Lee Se-dol obliterated Google DeepMind’s AlphaGo with an inspired ‘wedge’ in this morning’s game, the fourth game of the challenge match between the 9 dan professional human player and the upstart A.I.
Absolutely everyone showered praise on Lee Se-dol for his fantastic play, among them, Gu Li, a 9 dan professional player from China who is considered to be one of the strongest professional players on the planet and particularly relevant because of the international rivalry that exists between him and our champion facing DeepMind’s engine, today.
After the game, Lee Se-dol was finally ready to tell us where the weaknesses lie in this version 18 of the distributed AlphaGo programme. He said that the A.I. struggled, holding the black stones, and said that “surprises” like his skilful wedge in the centre forced “bugs” to show in the bot’s play.
He even put his money where his mouth is by explicitly requesting to play as black in Tuesday’s match. Presumably, now that he has identified a vulnerability, he intends to show the world that he can defeat AlphaGo even when it is playing its preferred role in the game.
During the press conference that followed the game, one reporter raised concerns that AlphaGo’s database of professional game records equipped it with extensive knowledge of Lee Se-dol but, to his disadvantage, the man knew almost nothing about the machine. He dubbed this imbalance “information asymmetry” and, in response to his question, Demis Hassabis, one of the founders of Google DeepMind, made some intriguing statements. Firstly, Mr Hassabis stated that AlphaGo’s training database did not contain any game records from professional games played by Lee Se-dol. He said that its database was populated with amateur dan-level games only and, from there, AlphaGo had trained by playing against itself. He pointed out that even a thousand records of real-world games would be insignificant amongst the millions of records created by self-play. What he says makes sense but I do wonder why they didn’t prime the system with professional game records in addition to amateur ones — it seems like an easy thing to do.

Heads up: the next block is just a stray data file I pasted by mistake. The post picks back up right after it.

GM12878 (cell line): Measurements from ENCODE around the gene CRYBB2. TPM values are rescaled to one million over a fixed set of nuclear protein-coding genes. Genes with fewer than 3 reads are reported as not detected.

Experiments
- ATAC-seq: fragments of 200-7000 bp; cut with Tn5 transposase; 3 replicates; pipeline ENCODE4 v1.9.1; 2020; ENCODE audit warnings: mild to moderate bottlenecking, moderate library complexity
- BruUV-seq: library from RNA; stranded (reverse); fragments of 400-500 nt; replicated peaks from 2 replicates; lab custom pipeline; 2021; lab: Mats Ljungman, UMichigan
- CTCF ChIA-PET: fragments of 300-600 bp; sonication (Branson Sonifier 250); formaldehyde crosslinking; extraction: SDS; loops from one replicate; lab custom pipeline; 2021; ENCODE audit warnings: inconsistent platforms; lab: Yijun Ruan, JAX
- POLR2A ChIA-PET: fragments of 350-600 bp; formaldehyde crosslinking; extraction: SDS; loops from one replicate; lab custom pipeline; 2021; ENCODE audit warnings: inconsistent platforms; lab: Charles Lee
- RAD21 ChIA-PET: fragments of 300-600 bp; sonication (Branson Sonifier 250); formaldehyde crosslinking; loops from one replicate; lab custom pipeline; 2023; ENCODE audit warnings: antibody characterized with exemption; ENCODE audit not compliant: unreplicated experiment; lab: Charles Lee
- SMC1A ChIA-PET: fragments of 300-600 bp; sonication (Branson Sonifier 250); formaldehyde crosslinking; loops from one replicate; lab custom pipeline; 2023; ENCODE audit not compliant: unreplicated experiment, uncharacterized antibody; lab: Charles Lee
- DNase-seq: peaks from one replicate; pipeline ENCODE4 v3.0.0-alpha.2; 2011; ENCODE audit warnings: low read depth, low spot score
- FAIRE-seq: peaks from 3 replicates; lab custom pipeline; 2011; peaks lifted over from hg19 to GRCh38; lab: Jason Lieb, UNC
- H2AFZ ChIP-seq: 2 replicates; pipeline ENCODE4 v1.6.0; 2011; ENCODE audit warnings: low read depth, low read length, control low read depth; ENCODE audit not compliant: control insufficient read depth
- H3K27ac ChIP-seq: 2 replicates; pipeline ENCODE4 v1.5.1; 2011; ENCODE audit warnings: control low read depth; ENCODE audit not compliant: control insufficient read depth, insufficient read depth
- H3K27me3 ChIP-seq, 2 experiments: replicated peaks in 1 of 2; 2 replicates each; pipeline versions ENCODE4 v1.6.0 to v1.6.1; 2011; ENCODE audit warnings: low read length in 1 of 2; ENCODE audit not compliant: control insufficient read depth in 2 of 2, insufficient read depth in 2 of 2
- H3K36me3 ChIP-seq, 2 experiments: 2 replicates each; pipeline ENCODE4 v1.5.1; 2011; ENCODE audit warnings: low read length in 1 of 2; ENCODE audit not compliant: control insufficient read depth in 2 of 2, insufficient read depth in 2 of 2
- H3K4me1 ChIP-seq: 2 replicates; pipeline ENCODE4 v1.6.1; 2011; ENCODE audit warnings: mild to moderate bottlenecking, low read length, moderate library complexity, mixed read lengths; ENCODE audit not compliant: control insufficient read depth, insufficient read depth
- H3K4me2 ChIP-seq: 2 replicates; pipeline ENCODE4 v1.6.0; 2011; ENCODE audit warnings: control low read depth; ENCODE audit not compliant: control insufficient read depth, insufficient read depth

In the first three games of the challenge match, AlphaGo exhibited a high level of skill and mostly played moves that made sense, even to us humans. It earned the respect of its opponent and the Go community in general. Lee Se-dol said it was not unreasonable; I was among those who praised it for its human-like play. When it was ahead, it played moves that could be considered sub-optimal but even those were not absurd. Today, things were very different.
Even after Lee’s wedge, all was not lost, but AlphaGo sealed its fate by playing appallingly once behind on the board — many of its moves were simply ludicrous — and spurned its hard-won good-will by charging blindly onwards when its situation had become hopeless and the only responsible act was prompt and polite resignation. Both of these behaviours are familiar to anyone who experienced the laughable death-throes of the Monte-Carlo Tree-Search Go engines and, unfortunately, today’s performance presented an ugly glimpse of AlphaGo’s pedigree.
Yesterday, we saw proof that AlphaGo has conquered the mystical art of Ko and that assures me that, one day soon, these bots will also be able to fight to the fore after falling behind and learn to resign with dignity but, for now, DeepMind’s ‘prototype’ still needs work.